How to Make Sauerkraut

Primary Image

Learn how to make a delicicous bowl of sauerkraut from fresh cabbage.

Photo Credit

Homemade Sauerkraut Recipe & Tips

Print Friendly and PDF
No content available.

Store-bought sauerkraut can’t compete with the homemade stuff. Follow our sauerkraut recipe to learn how to make sauerkraut of your own from fresh cabbage!

Before You Begin…

Before jumping into the sauerkrauting process, here are a few things to know about this specialty:

  • Sauerkraut is prepared entirely in a brining crock. Don’t worry about going out and buying an expensive stoneware crock—”crocks” can be any unchipped enamel pot or large glass jar. Those wide-mouth gallon jars work beautifully. 
  • If you have an old crock you want to use, do not use it if there is a white film on the inside that disappears when wet and reappears upon drying. That crock has likely been used for waterglassing (preserving) eggs; there is no way to remove it, and it will ruin your sauerkraut. 
  • The old jingle “A hand in the pot spoils the lot” is completely true. Keep your hands and any metal object out of the crock. Use wooden spoons and mashers, and glass or crockery for dipping and weighting. 
  • The best and freshest ingredients will yield the best sauerkraut. Make relish with your old, tough cabbage, but use your young, fresh, tender cabbage for sauerkraut.

How to Make Sauerkraut

Sauerkraut has many uses; from piling it on sandwiches to covering bratwurst—to even making a cake with it—you will have no trouble finding uses for your homemade sauerkraut.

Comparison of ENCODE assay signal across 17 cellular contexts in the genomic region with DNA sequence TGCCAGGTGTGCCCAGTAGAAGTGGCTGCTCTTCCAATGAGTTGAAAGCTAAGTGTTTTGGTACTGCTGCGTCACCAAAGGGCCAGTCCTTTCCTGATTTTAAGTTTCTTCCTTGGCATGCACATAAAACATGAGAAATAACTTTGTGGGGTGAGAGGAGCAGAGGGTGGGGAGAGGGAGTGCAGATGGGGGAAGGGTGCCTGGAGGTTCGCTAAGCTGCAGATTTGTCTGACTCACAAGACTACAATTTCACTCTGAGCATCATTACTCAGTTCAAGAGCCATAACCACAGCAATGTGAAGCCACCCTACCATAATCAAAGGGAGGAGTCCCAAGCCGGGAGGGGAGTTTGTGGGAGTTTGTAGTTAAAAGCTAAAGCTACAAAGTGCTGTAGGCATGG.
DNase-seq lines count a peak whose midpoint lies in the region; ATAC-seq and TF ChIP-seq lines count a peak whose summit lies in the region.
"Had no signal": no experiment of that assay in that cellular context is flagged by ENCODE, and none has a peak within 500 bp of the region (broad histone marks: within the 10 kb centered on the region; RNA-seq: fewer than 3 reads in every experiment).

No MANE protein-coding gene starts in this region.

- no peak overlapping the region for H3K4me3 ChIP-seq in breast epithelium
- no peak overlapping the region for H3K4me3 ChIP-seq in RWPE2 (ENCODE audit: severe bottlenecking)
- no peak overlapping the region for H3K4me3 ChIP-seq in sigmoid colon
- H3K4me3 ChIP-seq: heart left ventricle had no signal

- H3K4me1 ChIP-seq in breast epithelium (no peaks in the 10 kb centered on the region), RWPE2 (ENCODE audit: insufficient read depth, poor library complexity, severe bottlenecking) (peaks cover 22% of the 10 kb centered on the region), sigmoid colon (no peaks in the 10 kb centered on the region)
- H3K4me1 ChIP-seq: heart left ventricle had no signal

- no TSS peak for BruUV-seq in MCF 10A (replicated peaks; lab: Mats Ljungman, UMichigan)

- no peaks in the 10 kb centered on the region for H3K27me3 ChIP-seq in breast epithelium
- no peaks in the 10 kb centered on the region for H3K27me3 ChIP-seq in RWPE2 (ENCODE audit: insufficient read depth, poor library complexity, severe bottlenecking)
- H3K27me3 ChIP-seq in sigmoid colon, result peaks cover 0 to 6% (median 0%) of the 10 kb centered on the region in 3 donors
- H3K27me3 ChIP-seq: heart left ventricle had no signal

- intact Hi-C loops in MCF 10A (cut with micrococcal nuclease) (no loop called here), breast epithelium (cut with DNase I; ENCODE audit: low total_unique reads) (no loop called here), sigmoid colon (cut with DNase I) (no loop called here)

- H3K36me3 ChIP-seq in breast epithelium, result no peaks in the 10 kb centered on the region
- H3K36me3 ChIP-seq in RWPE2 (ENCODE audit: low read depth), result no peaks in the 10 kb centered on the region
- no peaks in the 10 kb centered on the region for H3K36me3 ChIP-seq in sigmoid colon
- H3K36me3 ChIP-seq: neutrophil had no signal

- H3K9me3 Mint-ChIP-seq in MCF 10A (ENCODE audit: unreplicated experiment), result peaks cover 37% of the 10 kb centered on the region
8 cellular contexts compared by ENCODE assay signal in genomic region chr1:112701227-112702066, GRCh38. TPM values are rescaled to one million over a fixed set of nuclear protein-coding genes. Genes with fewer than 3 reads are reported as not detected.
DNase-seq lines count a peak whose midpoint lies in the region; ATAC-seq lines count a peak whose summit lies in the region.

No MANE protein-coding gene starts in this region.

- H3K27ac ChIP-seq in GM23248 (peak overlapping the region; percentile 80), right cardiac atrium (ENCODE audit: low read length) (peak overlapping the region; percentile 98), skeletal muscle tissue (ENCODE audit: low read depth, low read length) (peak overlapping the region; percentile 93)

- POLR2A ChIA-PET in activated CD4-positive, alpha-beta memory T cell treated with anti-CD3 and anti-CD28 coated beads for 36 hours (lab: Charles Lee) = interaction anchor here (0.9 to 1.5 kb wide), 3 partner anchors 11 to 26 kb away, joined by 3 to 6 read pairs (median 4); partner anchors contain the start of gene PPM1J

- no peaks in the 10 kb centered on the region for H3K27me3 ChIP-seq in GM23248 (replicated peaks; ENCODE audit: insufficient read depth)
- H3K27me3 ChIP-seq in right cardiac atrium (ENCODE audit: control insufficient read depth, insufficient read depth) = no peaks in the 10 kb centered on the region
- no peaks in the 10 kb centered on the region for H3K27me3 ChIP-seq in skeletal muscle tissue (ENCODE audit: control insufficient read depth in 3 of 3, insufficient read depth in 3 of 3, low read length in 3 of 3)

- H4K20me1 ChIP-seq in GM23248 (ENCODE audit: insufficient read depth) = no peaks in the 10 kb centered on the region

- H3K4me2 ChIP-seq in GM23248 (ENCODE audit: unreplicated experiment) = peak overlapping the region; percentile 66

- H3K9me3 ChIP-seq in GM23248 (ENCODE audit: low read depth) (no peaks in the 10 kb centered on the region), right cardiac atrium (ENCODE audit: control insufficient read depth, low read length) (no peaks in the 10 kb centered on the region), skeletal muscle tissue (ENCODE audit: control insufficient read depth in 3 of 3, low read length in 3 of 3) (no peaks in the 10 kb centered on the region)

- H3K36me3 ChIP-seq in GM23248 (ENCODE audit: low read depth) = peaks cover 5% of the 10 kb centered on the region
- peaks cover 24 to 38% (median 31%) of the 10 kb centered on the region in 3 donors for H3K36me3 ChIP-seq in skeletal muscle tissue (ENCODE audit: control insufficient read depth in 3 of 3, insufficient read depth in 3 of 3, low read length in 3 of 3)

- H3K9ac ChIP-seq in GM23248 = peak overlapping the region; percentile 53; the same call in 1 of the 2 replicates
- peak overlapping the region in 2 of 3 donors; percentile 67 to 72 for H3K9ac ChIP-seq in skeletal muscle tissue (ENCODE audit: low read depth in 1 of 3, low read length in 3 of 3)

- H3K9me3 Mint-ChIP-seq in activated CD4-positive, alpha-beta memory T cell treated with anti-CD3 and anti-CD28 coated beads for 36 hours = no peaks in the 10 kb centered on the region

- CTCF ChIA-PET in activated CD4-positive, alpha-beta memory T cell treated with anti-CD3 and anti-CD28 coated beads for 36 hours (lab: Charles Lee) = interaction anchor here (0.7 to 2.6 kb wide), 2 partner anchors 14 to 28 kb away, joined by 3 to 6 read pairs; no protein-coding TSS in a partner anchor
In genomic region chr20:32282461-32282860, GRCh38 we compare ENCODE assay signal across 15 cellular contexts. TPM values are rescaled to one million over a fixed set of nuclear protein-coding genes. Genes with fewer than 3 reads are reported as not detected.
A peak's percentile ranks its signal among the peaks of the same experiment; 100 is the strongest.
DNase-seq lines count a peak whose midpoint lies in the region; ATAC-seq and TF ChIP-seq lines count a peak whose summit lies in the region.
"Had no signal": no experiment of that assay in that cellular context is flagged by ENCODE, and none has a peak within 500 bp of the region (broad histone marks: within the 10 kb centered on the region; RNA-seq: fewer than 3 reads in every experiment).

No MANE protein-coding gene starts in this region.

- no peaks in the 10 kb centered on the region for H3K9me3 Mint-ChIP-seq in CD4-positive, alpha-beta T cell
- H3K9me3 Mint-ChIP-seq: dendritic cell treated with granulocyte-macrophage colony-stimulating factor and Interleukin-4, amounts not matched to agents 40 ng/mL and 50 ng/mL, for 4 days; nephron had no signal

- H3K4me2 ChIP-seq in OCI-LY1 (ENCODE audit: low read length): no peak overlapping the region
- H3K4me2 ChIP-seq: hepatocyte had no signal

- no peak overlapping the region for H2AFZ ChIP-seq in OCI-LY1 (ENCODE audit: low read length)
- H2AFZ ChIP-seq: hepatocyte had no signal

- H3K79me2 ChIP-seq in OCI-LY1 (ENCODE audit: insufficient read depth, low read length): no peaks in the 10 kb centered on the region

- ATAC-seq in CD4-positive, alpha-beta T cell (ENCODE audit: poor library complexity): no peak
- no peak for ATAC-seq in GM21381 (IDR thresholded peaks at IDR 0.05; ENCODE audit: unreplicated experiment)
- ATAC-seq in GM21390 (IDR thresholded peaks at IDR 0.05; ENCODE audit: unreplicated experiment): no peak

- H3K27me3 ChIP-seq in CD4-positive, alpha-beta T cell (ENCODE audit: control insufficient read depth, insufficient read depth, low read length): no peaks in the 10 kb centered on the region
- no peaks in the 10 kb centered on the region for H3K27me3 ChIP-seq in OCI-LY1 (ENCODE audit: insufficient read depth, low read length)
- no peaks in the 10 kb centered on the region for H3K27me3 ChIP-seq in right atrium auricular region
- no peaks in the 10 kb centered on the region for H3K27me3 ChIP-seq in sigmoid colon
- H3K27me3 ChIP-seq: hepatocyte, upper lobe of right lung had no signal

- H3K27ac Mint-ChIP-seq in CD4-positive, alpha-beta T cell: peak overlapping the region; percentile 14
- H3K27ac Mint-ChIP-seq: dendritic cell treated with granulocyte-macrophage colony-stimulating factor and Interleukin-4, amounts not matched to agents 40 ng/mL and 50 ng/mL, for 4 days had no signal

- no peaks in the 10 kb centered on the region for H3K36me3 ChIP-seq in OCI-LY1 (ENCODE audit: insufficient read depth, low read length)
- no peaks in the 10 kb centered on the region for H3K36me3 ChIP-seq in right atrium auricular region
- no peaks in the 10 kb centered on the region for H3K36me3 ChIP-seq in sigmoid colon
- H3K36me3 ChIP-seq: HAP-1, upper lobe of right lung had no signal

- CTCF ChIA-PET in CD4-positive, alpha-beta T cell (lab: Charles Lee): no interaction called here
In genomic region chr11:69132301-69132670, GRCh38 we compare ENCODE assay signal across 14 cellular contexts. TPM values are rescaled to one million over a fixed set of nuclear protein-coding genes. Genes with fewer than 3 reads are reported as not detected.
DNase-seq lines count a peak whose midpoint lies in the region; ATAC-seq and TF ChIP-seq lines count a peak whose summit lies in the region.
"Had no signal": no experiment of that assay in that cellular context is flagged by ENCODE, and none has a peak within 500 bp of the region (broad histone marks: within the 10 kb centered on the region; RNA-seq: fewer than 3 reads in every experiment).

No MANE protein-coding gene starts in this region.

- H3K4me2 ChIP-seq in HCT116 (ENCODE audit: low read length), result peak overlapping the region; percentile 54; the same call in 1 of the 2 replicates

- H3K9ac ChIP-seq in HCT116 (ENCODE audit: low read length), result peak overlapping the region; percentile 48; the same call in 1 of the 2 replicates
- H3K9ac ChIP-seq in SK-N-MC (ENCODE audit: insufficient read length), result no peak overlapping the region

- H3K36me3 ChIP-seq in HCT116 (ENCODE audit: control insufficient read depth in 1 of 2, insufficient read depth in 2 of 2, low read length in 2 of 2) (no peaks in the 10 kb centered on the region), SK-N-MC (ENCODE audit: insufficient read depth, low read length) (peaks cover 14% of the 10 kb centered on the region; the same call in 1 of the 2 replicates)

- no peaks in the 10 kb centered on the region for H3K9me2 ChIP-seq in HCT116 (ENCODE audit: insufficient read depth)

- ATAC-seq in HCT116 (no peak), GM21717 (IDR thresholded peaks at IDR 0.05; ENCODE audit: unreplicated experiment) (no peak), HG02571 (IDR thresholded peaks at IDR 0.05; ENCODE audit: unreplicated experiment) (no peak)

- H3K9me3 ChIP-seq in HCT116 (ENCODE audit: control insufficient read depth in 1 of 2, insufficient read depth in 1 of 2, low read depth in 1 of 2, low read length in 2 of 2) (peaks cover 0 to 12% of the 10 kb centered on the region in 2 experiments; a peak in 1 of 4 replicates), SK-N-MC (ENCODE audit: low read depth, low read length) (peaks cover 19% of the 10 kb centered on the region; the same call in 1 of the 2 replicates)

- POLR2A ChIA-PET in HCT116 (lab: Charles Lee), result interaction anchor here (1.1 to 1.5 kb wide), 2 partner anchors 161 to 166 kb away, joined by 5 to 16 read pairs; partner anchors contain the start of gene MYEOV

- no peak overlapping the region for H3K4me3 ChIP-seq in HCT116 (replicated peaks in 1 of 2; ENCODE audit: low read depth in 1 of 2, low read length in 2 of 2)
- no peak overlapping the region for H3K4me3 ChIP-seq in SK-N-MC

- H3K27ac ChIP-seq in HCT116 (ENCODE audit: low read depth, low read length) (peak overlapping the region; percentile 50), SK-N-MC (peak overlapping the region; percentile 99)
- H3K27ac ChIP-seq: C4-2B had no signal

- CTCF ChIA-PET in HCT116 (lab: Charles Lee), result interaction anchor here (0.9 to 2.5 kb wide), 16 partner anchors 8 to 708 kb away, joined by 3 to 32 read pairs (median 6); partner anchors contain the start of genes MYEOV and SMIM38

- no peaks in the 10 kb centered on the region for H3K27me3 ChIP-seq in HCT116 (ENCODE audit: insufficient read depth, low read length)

1. For a 1-gallon container, core and shred 5 pounds of cabbage.
  2. Measure out 3 tablespoons of pickling (or kosher or dairy) salt.
  3. Alternate layers of cabbage with a sprinkling of salt, tapping each layer with a clean wooden spoon or potato masher. The top layer should be salt. This will not seem like it’s enough salt, but it will give you a 2.5% solution, the perfect strength for fermentation. 
  4. In a saucepan, boil an old dish towel or piece of sheeting for 5 minutes and cover the crock with it. Weigh this down with a flat plate that fits inside of the crock and weigh it down with a canning jar full of water. (If you’re using a glass jar instead of a crock, you might not need to weigh it down.) Let it sit like this for a day. 
  5. The salt will pull water out of the cabbage, so if you used fresh and tender cabbage, by the next day you should have enough brine to cover the cabbage. If you don’t, make more brine by adding 1 ½ teaspoons salt to a cup of water and add enough to cover the cabbage.
  6. In 2 to 3 days, white scum will form on the top. Skim this off, replace the cloth with a newly boiled one, wash the plate, and replace it all. Repeat this skimming (a 5-minute job) each day until the bubbles stop rising, or for about 2 weeks. Then your sauerkraut is done!
  7. At this point, simply keep the cabbage below the brine with the plate, cover the crock tightly, and store at 40°F to 50°F. If your cellar isn’t that cool, heat the sauerkraut just to simmering, pack in canning jars, seal, and process in a water bath (20 minutes for quart jars; 15 minutes for pints).

Try your freshly made sauerkraut in this recipe for Marian Cousins’ Sauerkraut Cake (see, we weren’t lying!).

More Pickling Projects

Are you interested in pickling or fermenting other garden vegetables? Here are some tips on how to make kimchi, another fermented dish made with cabbage—and good for digestion, too! Also, learn how to make dill pickles, an old-fashioned classic.

Wondering when to make sauerkraut? Some folks swear that the best days are by the Moon’s sign. See our Best Days timetable.

How did your sauerkraut turn out?

About The Author

Catherine Boeckmann

Catherine Boeckmann loves nature, stargazing, and gardening so it’s not surprising that she and The Old Farmer’s Almanac found each other. She leads digital content for the Almanac website, and is also a certified master gardener in the state of Indiana. Read More from Catherine Boeckmann

No content available.